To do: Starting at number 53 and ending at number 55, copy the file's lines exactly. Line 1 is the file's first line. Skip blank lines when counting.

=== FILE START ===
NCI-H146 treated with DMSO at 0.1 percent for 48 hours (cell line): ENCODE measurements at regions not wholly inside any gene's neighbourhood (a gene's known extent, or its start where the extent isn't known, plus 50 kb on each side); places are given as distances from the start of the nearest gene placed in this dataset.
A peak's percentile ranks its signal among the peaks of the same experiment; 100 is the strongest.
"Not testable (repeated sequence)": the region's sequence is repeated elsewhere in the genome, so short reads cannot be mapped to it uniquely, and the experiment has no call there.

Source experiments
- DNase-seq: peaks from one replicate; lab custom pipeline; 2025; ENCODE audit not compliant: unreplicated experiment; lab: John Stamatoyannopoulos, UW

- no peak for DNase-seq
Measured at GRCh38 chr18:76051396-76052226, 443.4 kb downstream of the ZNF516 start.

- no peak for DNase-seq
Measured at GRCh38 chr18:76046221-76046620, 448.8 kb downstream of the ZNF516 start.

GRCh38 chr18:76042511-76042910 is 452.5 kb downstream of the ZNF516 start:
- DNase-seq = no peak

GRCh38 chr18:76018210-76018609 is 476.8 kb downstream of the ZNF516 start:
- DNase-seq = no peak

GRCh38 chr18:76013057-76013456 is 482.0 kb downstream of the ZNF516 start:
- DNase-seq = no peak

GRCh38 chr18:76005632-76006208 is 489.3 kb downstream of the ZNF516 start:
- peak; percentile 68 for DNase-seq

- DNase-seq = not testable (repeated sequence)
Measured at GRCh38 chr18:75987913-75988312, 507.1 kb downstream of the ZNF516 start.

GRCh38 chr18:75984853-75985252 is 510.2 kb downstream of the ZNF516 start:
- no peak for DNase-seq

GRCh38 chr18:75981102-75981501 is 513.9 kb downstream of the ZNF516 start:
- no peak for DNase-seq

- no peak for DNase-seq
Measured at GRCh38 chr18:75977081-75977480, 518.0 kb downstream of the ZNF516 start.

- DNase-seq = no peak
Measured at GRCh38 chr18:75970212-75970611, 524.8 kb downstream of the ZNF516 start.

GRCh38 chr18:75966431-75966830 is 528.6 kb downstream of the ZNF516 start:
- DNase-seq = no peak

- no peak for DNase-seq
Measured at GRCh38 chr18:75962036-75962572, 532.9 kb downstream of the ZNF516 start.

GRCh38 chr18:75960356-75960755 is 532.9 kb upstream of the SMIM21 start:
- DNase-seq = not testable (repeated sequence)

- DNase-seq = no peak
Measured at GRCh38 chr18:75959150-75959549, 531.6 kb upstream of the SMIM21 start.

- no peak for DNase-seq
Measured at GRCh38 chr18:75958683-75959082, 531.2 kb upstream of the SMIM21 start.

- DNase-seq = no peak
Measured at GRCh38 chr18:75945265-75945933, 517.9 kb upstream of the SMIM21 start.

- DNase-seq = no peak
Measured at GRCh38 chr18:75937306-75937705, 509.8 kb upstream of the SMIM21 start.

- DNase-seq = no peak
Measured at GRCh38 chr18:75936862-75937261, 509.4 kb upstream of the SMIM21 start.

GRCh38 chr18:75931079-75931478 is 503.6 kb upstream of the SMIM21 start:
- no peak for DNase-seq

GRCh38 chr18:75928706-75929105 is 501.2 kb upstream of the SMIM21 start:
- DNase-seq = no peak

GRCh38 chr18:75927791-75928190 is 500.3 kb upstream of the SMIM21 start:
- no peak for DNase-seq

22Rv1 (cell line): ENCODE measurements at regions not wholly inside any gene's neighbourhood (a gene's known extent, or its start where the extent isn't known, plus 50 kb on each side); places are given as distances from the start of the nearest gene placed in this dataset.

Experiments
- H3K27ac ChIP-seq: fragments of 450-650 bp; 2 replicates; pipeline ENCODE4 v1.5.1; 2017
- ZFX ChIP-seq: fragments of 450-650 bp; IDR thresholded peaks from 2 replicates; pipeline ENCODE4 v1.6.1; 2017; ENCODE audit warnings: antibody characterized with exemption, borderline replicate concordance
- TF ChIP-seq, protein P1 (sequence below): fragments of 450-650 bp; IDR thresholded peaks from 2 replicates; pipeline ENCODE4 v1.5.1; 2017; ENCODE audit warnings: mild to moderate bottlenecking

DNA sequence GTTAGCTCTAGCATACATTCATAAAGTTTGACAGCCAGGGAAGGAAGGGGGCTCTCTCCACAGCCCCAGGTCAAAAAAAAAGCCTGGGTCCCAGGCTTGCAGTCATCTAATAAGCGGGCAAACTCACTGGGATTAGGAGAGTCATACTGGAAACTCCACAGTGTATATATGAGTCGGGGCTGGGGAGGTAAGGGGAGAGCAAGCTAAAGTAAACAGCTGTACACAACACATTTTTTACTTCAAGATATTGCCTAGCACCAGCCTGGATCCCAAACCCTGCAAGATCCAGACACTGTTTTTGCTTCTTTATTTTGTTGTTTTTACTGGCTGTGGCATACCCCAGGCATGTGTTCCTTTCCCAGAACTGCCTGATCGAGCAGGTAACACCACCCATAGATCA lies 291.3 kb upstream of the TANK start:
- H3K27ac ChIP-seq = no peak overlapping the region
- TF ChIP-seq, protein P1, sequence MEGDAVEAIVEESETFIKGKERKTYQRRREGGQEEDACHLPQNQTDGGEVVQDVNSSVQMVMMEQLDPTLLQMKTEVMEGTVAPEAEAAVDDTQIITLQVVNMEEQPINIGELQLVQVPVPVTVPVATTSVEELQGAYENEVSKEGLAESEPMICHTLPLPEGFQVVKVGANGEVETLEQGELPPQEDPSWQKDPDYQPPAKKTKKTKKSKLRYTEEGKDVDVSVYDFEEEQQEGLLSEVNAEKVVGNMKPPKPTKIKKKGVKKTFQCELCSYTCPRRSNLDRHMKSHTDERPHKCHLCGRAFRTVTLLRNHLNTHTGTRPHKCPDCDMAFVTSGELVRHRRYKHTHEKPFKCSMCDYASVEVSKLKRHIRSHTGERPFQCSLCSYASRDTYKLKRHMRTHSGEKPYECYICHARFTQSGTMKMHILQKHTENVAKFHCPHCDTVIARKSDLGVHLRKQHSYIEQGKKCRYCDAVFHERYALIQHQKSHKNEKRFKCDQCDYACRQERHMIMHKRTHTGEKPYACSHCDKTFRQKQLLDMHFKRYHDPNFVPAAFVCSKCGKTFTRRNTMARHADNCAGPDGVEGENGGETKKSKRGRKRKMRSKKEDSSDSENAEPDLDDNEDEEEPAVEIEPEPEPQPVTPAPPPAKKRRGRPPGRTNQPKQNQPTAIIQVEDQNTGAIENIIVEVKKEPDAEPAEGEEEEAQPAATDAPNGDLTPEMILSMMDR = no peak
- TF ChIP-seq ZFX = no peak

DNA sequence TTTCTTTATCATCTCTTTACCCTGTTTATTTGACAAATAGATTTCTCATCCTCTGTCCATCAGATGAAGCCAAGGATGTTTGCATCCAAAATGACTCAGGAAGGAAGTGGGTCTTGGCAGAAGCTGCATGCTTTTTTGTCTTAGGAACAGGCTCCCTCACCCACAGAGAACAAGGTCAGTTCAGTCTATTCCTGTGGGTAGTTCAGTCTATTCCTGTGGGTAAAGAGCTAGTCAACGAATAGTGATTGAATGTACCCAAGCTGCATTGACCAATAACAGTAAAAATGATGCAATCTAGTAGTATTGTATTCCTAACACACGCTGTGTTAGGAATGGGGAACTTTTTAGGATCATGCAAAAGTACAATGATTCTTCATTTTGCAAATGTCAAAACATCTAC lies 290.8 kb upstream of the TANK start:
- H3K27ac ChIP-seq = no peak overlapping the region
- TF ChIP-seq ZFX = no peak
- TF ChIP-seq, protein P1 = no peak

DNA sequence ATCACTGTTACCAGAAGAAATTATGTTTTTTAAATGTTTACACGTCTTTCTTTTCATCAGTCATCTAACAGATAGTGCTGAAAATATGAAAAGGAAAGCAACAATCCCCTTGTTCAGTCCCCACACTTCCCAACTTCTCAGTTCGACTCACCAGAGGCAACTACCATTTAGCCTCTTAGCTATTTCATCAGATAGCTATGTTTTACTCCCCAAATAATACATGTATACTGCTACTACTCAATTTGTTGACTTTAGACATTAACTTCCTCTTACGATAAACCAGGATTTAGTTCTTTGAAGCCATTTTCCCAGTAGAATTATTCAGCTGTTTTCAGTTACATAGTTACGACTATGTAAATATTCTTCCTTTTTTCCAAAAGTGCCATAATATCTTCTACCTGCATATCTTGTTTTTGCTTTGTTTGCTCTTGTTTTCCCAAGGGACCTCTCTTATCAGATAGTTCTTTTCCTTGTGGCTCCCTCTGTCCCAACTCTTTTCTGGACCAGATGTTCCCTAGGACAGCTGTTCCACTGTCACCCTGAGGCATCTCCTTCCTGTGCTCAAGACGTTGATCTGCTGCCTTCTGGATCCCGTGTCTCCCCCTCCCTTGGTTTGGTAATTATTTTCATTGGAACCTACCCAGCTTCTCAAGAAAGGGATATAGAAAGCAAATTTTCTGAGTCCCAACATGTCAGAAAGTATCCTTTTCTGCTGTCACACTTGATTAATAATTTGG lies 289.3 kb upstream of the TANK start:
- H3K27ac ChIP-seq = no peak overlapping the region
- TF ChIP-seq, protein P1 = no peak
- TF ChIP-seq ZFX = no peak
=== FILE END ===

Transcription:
- ZFX ChIP-seq: fragments of 450-650 bp; IDR thresholded peaks from 2 replicates; pipeline ENCODE4 v1.6.1; 2017; ENCODE audit warnings: antibody characterized with exemption, borderline replicate concordance
- TF ChIP-seq, protein P1 (sequence below): fragments of 450-650 bp; IDR thresholded peaks from 2 replicates; pipeline ENCODE4 v1.5.1; 2017; ENCODE audit warnings: mild to moderate bottlenecking

DNA sequence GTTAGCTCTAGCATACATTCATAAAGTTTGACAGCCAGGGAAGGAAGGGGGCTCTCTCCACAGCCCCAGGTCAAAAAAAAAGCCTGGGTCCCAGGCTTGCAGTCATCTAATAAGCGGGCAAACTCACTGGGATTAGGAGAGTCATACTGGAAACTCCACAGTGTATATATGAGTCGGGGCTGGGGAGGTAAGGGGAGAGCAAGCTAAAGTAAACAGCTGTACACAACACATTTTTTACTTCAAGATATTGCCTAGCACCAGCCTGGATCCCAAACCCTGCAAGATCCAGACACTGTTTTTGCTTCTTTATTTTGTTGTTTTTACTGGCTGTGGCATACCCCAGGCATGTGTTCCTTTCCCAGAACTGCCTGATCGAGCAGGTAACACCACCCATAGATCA lies 291.3 kb upstream of the TANK start: